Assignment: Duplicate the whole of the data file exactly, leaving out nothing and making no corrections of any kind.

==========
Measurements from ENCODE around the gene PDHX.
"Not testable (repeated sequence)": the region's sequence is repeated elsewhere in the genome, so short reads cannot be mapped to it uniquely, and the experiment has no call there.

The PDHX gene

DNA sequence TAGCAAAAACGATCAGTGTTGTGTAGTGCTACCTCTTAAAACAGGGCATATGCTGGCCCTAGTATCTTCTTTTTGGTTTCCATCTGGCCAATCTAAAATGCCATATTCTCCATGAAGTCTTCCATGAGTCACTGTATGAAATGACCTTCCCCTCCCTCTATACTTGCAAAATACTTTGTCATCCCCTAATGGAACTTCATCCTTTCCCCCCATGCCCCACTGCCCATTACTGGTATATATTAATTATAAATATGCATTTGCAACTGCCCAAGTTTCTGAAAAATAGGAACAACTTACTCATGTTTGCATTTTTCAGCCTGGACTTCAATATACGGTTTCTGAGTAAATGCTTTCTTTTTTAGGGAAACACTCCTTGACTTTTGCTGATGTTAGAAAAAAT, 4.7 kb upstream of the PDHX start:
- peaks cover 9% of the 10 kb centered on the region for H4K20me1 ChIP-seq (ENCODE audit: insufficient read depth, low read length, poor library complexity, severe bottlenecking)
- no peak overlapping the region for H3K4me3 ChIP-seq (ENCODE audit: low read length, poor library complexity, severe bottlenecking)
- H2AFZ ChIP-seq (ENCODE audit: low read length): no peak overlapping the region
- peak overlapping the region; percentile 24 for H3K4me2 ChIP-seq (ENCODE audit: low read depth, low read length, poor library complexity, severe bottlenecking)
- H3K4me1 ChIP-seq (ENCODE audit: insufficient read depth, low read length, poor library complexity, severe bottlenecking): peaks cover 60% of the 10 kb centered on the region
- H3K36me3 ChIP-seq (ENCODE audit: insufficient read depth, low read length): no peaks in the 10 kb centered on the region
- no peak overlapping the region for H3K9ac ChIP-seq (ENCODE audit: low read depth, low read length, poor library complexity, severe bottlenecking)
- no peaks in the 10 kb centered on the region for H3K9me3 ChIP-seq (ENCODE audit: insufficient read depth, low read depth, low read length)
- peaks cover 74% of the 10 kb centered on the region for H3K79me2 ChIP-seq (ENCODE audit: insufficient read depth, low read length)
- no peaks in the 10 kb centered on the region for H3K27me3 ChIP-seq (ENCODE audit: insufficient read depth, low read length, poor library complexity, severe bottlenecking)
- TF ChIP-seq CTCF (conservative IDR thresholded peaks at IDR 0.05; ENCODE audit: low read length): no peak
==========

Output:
Measurements from ENCODE around the gene PDHX.
"Not testable (repeated sequence)": the region's sequence is repeated elsewhere in the genome, so short reads cannot be mapped to it uniquely, and the experiment has no call there.

The PDHX gene

DNA sequence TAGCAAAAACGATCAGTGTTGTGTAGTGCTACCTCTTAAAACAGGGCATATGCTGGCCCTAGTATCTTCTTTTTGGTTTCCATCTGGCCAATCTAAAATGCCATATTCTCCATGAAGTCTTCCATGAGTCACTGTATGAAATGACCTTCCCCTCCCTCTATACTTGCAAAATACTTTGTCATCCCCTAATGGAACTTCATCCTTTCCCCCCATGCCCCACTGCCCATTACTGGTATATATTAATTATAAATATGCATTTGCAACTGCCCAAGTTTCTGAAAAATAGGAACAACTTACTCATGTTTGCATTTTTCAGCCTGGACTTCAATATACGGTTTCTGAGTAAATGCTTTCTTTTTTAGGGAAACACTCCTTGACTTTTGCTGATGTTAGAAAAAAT, 4.7 kb upstream of the PDHX start:
- peaks cover 9% of the 10 kb centered on the region for H4K20me1 ChIP-seq (ENCODE audit: insufficient read depth, low read length, poor library complexity, severe bottlenecking)
- no peak overlapping the region for H3K4me3 ChIP-seq (ENCODE audit: low read length, poor library complexity, severe bottlenecking)
- H2AFZ ChIP-seq (ENCODE audit: low read length): no peak overlapping the region
- peak overlapping the region; percentile 24 for H3K4me2 ChIP-seq (ENCODE audit: low read depth, low read length, poor library complexity, severe bottlenecking)
- H3K4me1 ChIP-seq (ENCODE audit: insufficient read depth, low read length, poor library complexity, severe bottlenecking): peaks cover 60% of the 10 kb centered on the region
- H3K36me3 ChIP-seq (ENCODE audit: insufficient read depth, low read length): no peaks in the 10 kb centered on the region
- no peak overlapping the region for H3K9ac ChIP-seq (ENCODE audit: low read depth, low read length, poor library complexity, severe bottlenecking)
- no peaks in the 10 kb centered on the region for H3K9me3 ChIP-seq (ENCODE audit: insufficient read depth, low read depth, low read length)
- peaks cover 74% of the 10 kb centered on the region for H3K79me2 ChIP-seq (ENCODE audit: insufficient read depth, low read length)
- no peaks in the 10 kb centered on the region for H3K27me3 ChIP-seq (ENCODE audit: insufficient read depth, low read length, poor library complexity, severe bottlenecking)
- TF ChIP-seq CTCF (conservative IDR thresholded peaks at IDR 0.05; ENCODE audit: low read length): no peak